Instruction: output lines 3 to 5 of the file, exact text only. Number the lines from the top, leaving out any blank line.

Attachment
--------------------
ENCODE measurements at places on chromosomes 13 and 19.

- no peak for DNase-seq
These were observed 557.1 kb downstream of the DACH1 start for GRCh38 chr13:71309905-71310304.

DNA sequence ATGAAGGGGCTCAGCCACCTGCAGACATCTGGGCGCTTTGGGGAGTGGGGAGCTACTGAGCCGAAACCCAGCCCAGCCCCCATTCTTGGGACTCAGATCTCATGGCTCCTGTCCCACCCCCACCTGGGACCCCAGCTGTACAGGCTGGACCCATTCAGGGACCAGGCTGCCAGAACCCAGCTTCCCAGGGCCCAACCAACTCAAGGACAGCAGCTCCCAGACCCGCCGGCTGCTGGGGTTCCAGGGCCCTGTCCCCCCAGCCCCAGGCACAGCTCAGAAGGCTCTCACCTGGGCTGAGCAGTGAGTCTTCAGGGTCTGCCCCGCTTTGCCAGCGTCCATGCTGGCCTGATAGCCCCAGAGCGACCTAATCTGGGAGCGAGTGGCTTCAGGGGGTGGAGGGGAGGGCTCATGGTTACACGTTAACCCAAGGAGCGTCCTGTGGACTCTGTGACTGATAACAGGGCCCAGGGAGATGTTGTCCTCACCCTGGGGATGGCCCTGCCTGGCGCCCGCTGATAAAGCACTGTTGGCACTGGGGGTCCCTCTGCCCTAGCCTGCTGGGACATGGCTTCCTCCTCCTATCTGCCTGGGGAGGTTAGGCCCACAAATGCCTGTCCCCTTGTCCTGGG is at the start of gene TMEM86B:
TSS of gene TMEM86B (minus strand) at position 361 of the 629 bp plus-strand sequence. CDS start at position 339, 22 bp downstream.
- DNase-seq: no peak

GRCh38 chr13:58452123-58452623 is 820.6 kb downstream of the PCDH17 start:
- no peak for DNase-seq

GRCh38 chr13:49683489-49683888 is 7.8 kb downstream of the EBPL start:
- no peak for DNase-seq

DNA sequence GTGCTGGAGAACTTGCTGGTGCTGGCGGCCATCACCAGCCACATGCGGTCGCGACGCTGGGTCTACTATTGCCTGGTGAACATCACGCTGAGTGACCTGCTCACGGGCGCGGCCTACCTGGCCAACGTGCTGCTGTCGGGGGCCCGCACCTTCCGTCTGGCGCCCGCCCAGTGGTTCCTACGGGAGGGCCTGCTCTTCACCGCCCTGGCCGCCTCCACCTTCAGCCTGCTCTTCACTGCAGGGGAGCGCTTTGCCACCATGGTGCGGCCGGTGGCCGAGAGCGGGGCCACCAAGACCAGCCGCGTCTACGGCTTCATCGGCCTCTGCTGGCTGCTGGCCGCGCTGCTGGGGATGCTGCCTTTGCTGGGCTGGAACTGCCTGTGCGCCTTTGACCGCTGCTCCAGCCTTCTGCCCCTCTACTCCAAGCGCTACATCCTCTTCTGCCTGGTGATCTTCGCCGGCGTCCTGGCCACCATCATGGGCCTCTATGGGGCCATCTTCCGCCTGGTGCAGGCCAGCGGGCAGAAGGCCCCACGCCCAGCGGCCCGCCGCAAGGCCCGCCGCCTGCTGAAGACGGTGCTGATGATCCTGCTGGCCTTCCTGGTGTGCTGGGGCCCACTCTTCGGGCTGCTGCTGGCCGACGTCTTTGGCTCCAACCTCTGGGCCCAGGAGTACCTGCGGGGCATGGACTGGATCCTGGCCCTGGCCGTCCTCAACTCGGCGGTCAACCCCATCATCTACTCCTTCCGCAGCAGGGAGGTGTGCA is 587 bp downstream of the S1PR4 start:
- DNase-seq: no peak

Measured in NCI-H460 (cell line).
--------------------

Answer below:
These were observed 557.1 kb downstream of the DACH1 start for GRCh38 chr13:71309905-71310304.

DNA sequence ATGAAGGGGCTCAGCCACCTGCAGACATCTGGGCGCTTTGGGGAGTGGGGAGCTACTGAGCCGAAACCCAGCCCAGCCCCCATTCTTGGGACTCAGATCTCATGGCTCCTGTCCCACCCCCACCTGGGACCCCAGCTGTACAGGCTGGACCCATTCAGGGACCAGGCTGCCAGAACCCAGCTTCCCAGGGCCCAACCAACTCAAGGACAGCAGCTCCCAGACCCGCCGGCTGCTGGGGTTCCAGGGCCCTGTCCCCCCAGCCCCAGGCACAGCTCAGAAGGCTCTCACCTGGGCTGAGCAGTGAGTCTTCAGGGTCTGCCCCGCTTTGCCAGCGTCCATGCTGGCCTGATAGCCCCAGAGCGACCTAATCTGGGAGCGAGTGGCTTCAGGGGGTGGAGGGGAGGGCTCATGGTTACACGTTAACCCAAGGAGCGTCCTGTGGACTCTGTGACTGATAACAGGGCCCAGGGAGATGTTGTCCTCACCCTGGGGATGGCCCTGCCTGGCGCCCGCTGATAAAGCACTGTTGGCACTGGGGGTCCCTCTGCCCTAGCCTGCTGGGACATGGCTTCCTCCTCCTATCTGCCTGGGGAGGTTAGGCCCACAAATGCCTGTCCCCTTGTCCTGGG is at the start of gene TMEM86B:
TSS of gene TMEM86B (minus strand) at position 361 of the 629 bp plus-strand sequence. CDS start at position 339, 22 bp downstream.